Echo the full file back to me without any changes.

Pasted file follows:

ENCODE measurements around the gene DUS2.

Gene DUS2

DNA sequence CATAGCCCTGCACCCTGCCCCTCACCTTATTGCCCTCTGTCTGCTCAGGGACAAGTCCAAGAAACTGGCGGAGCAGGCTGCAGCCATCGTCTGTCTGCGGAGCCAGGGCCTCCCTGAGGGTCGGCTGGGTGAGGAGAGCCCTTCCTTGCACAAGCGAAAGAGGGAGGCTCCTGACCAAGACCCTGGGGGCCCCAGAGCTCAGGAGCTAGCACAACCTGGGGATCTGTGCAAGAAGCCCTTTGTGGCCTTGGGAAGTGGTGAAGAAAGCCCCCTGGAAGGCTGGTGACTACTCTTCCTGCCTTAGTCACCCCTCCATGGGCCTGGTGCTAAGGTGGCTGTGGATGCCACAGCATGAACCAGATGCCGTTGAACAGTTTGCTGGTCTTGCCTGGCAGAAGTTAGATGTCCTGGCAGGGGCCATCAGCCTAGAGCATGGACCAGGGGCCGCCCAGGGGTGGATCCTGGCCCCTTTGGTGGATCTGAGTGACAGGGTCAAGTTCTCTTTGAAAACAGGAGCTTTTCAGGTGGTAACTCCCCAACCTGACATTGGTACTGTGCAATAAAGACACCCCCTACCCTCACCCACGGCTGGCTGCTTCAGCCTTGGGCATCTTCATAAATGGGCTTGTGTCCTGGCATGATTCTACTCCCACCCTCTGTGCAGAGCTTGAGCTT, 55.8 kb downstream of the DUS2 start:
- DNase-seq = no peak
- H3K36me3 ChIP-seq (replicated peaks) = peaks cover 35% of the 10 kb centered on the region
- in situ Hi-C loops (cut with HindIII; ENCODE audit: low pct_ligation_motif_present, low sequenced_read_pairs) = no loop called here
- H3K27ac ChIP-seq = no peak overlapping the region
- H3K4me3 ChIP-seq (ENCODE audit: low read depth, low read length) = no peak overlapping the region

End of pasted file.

ENCODE measurements around the gene DUS2.

Gene DUS2

DNA sequence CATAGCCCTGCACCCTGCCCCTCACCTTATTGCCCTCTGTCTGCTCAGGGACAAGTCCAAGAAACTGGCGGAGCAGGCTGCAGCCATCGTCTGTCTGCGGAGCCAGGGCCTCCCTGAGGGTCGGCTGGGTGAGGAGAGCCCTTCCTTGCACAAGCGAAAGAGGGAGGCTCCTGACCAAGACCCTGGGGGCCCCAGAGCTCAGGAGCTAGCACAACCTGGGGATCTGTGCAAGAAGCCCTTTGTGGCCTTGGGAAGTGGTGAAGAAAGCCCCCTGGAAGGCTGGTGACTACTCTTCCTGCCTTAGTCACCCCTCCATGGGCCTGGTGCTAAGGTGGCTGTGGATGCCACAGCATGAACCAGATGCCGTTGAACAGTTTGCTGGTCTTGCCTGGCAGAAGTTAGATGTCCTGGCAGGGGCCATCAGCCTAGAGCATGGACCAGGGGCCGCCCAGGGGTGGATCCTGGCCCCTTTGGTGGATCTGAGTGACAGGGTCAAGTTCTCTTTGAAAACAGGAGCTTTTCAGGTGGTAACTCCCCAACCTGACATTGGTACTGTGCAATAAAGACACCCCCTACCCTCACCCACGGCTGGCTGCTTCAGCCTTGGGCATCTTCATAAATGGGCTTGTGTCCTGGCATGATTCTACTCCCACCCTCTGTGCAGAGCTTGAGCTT, 55.8 kb downstream of the DUS2 start:
- DNase-seq = no peak
- H3K36me3 ChIP-seq (replicated peaks) = peaks cover 35% of the 10 kb centered on the region
- in situ Hi-C loops (cut with HindIII; ENCODE audit: low pct_ligation_motif_present, low sequenced_read_pairs) = no loop called here
- H3K27ac ChIP-seq = no peak overlapping the region
- H3K4me3 ChIP-seq (ENCODE audit: low read depth, low read length) = no peak overlapping the region